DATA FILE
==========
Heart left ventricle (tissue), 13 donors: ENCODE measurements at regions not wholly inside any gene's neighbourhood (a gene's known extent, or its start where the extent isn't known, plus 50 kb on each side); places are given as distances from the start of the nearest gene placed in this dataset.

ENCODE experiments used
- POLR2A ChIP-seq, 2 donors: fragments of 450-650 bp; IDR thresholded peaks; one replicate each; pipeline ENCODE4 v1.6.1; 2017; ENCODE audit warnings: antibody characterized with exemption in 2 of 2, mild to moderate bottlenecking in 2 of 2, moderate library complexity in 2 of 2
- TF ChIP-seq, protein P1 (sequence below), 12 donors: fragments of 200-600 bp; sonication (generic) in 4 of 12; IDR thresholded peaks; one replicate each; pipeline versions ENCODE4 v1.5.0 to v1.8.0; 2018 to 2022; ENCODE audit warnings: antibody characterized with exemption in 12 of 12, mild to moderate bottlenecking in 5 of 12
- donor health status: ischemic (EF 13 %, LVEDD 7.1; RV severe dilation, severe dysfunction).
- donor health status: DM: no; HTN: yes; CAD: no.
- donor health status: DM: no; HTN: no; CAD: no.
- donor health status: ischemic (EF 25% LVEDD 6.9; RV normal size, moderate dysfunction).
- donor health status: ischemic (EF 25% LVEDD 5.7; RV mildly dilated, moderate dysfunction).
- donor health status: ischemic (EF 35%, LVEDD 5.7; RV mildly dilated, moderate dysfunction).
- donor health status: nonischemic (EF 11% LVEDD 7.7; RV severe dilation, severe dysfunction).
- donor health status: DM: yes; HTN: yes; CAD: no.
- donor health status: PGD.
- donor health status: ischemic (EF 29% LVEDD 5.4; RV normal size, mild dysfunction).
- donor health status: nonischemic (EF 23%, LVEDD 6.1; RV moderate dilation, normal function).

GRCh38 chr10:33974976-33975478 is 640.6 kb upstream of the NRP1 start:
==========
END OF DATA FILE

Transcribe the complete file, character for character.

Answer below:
Heart left ventricle (tissue), 13 donors: ENCODE measurements at regions not wholly inside any gene's neighbourhood (a gene's known extent, or its start where the extent isn't known, plus 50 kb on each side); places are given as distances from the start of the nearest gene placed in this dataset.

ENCODE experiments used
- POLR2A ChIP-seq, 2 donors: fragments of 450-650 bp; IDR thresholded peaks; one replicate each; pipeline ENCODE4 v1.6.1; 2017; ENCODE audit warnings: antibody characterized with exemption in 2 of 2, mild to moderate bottlenecking in 2 of 2, moderate library complexity in 2 of 2
- TF ChIP-seq, protein P1 (sequence below), 12 donors: fragments of 200-600 bp; sonication (generic) in 4 of 12; IDR thresholded peaks; one replicate each; pipeline versions ENCODE4 v1.5.0 to v1.8.0; 2018 to 2022; ENCODE audit warnings: antibody characterized with exemption in 12 of 12, mild to moderate bottlenecking in 5 of 12
- donor health status: ischemic (EF 13 %, LVEDD 7.1; RV severe dilation, severe dysfunction).
- donor health status: DM: no; HTN: yes; CAD: no.
- donor health status: DM: no; HTN: no; CAD: no.
- donor health status: ischemic (EF 25% LVEDD 6.9; RV normal size, moderate dysfunction).
- donor health status: ischemic (EF 25% LVEDD 5.7; RV mildly dilated, moderate dysfunction).
- donor health status: ischemic (EF 35%, LVEDD 5.7; RV mildly dilated, moderate dysfunction).
- donor health status: nonischemic (EF 11% LVEDD 7.7; RV severe dilation, severe dysfunction).
- donor health status: DM: yes; HTN: yes; CAD: no.
- donor health status: PGD.
- donor health status: ischemic (EF 29% LVEDD 5.4; RV normal size, mild dysfunction).
- donor health status: nonischemic (EF 23%, LVEDD 6.1; RV moderate dilation, normal function).

GRCh38 chr10:33974976-33975478 is 640.6 kb upstream of the NRP1 start: